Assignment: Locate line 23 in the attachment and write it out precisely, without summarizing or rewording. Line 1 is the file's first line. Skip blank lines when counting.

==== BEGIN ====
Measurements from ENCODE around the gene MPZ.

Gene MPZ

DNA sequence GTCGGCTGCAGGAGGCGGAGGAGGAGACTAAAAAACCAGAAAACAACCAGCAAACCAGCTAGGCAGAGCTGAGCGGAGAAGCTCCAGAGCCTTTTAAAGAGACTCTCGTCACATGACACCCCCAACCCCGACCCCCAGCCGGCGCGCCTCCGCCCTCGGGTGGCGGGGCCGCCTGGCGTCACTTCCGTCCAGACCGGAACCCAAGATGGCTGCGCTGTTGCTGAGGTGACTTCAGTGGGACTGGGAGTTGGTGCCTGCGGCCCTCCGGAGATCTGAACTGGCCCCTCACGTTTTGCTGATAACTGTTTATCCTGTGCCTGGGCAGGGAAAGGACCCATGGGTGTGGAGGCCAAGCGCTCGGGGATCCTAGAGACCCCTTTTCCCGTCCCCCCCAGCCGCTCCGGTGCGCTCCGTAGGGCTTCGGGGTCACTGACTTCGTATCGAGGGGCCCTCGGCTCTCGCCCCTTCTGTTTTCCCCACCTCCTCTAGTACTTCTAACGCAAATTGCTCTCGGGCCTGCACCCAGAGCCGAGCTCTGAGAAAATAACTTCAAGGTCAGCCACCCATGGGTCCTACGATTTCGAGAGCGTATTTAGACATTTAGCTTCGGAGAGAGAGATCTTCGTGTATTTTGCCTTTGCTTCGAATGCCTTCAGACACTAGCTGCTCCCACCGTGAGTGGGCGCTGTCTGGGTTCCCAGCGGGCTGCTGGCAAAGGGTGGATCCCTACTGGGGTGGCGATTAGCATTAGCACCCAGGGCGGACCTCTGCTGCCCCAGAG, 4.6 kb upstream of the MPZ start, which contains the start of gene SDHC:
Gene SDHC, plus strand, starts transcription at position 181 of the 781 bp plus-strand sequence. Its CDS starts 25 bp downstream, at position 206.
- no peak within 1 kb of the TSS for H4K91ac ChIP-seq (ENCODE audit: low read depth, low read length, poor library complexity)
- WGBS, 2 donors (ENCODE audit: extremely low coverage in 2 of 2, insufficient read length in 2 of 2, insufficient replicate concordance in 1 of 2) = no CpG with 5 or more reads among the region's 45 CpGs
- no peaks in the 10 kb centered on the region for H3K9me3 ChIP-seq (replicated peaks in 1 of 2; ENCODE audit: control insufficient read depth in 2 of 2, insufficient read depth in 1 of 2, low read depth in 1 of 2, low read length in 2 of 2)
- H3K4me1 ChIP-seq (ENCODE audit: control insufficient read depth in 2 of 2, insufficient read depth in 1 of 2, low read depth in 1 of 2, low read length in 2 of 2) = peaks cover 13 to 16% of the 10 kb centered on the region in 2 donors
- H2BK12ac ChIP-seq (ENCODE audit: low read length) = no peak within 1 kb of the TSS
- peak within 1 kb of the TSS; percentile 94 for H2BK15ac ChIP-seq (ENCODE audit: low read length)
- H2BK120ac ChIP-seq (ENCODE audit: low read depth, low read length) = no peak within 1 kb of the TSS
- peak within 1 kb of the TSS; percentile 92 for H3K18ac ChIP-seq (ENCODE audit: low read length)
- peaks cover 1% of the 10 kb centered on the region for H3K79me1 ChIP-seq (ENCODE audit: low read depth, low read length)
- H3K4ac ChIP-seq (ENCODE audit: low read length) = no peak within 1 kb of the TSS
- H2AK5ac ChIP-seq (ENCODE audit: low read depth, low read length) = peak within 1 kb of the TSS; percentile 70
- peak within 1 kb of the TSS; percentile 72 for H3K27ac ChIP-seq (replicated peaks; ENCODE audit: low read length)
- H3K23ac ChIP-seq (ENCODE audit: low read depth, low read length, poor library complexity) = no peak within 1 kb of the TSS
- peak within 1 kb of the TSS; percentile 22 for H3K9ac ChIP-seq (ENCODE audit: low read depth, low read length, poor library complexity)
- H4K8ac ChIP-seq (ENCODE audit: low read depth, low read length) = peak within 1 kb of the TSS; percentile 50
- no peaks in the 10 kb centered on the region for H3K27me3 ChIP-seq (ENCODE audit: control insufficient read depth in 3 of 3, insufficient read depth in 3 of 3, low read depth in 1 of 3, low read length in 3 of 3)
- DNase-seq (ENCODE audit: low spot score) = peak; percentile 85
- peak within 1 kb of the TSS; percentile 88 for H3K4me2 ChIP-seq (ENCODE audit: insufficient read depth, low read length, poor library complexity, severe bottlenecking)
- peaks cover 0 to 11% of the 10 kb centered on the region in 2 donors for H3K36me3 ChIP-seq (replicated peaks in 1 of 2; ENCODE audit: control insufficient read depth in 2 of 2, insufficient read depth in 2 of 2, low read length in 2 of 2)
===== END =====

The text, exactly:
- peaks cover 0 to 11% of the 10 kb centered on the region in 2 donors for H3K36me3 ChIP-seq (replicated peaks in 1 of 2; ENCODE audit: control insufficient read depth in 2 of 2, insufficient read depth in 2 of 2, low read length in 2 of 2)